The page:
Overview: How do you feel about getting a job offer to be a tour guide? This just isn’t your normal tour to guide, though. You are going to need to be pretty handy with a time machine too! The Alpha and Omega Time Traveling Company wants to hire a new time traveling tour guide- and you made the short list! All you have to do is compete with the other finalists for the job. This is the premise of Portals and Prophets.
We were happy to be a backer of the successful Portals and Prophets Kickstarter campaign. The theme seemed engaging and entertaining. Our only hesitation here was that many board games that use Biblical themes seem to lack in the game-play category, and overall aren’t always captivating. Well, Portals and Prophets seemed like it had a chance to defy the odds. What did we think of it?
How We Review: As with any of our reviews, we put the game to the test with no less than 10 play testers, both male and female, as well as a wide age range (teens to 50+). Our evaluation is based on 10 criteria, including clarity of instructions, innovation, artwork, and fun!
Game Contents: This game includes a Game Board Map of the Ancient Biblical World, 1 Rule Book, 98 Historical Event Cards, 10 Bonus Cards, 10 Player Pawns, 3 Portals, 1 Time Capsule, and 1 Fuel Tracker. Of course, this all comes packaged in a nice box.
How To Play The Game: In short, the goal of the game is to be the player with the most victory points at the end of the game. To do so, you must balance your combination of actions between traveling around on the map, traveling through time, managing your fuel levels, drawing and playing cards, and wisely setting up your bonuses for later use. Points are earned throughout the game by playing cards (sighting historical events) at the right location on the map during the right era of time. Portals and Prophets is for 2-5 players.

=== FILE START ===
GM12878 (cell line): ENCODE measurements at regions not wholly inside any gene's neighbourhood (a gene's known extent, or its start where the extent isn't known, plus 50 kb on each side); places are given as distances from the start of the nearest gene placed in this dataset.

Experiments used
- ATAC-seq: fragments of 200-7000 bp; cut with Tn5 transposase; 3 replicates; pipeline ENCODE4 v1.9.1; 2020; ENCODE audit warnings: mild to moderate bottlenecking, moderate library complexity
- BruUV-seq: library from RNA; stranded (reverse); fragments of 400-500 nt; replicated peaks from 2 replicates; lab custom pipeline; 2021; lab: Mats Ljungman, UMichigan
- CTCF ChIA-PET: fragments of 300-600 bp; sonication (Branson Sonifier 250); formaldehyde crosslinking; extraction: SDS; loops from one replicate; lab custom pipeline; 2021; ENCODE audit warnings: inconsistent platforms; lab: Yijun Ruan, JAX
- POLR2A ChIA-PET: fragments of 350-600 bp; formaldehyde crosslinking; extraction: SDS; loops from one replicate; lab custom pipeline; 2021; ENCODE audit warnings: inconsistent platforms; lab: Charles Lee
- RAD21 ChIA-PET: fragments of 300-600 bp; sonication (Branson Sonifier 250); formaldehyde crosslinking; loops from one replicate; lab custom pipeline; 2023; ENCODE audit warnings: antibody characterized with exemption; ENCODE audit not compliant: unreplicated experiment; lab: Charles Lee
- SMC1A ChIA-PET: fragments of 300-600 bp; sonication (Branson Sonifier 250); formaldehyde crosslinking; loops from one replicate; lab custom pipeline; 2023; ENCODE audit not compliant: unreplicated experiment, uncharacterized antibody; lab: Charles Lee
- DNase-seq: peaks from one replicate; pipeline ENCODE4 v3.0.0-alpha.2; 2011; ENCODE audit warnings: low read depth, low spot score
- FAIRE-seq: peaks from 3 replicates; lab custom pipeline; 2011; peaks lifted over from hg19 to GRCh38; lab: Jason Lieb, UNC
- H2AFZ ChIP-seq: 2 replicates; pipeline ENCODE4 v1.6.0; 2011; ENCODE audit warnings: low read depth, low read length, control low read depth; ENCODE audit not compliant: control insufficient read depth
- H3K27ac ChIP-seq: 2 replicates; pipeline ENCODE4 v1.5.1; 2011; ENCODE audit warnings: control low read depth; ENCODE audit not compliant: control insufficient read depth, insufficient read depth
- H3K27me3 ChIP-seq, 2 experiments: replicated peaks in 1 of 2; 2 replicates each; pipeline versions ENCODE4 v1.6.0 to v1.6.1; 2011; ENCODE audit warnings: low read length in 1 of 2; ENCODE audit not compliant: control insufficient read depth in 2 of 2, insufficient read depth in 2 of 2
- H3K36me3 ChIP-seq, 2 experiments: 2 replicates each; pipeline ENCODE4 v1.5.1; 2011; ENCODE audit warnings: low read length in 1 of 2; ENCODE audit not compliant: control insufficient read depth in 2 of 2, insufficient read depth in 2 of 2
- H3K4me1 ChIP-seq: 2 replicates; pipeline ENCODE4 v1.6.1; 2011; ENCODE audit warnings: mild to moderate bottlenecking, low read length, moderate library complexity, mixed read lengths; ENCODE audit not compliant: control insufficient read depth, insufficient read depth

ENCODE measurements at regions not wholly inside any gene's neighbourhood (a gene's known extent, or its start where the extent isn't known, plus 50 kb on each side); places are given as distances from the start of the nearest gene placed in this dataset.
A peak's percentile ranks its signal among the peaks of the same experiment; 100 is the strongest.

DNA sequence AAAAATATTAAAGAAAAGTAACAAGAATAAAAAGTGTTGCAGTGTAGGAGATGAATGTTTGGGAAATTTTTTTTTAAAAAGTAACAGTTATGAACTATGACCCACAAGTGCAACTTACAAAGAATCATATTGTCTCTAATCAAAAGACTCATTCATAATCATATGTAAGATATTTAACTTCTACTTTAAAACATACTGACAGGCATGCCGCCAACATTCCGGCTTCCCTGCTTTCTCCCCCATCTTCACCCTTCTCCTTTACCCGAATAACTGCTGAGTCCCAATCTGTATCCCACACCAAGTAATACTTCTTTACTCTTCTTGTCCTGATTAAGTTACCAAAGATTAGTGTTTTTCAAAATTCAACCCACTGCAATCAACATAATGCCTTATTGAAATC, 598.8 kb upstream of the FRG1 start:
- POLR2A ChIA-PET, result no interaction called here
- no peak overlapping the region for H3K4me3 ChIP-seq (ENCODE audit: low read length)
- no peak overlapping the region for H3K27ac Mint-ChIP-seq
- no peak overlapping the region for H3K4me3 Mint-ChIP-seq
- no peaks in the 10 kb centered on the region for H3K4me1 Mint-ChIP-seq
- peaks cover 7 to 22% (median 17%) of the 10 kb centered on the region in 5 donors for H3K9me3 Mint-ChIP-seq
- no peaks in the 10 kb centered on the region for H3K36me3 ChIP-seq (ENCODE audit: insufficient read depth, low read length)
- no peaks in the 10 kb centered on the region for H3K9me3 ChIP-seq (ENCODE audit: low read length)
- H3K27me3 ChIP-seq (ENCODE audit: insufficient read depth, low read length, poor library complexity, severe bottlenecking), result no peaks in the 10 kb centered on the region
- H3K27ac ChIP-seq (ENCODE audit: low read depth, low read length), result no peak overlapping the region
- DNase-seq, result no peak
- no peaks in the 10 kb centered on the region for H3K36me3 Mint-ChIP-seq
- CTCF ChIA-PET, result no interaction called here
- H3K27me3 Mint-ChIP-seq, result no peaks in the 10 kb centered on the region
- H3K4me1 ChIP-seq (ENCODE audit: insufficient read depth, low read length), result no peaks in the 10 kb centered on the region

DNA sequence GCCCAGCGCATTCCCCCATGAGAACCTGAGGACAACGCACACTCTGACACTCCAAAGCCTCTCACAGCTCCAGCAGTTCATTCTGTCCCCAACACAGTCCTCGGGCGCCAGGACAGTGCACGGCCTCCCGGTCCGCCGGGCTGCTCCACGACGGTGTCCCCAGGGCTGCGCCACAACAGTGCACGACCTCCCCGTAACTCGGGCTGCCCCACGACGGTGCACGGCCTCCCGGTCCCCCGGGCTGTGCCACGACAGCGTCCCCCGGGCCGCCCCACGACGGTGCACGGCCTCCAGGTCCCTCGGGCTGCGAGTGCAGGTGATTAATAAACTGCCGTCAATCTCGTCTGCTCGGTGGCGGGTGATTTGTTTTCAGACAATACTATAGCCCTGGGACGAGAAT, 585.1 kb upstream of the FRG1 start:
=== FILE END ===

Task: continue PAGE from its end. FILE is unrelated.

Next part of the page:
The game has a continual progression. Each round, the time machine moves forward one era (through the OT eras), until it reaches the NT. Nothing slows down the progression, so the game keeps moving. Once you have entered in the NT era (or possibly before depending on the circumstances) the game will soon come to an end. Even though the time machine constantly moves forward, the right amount of fuel will allow you to hop around to nearby centuries to witness the events that you need to for scoring.
On your turn, you may complete four actions. Once completed, your turn is over. There is moving 1 space, playing 1 card, and drawing 1 card. You may complete any number of either action for a total of four. A lot of strategy comes into play in managing your actions, and planning ahead to the next round. Overall, the game-play is smooth and simple to understand, but there are tons of variation and strategy involved.
An Interview With The Designer:
We reached out to the designer, Andrew Harmon, who was happy to answer a few questions about his game.
Q: What inspired the concept of this game?
In 2014 I visited Israel and saw many of the places I had read about in the Bible, but most sites had become quite touristy. There were so many people and shrines it was often difficult to imagine what the place would have been like at the time of the biblical events – if only I could travel back in time to when those events actually occurred. That was the seed that planted the idea for Portals and Prophets.
Q: Do you consider this game an educational tool to increase Bible knowledge, or mostly just a fun game that happens to have a Biblical backdrop?
Whenever I design games I try to create something I would want to play repeatedly. If a game isn’t fun, few people will play it by choice based on its educational value alone. They certainly won’t play it over and over again.
First and foremost the game had to be fun. However, as a Christian and geography nerd, part of what made the game intriguing to me were those aspects of the game. It was important to me that those elements were also there, and as a result made the game an educational tool that will increase Bible knowledge, whether you know anything about the Bible or not.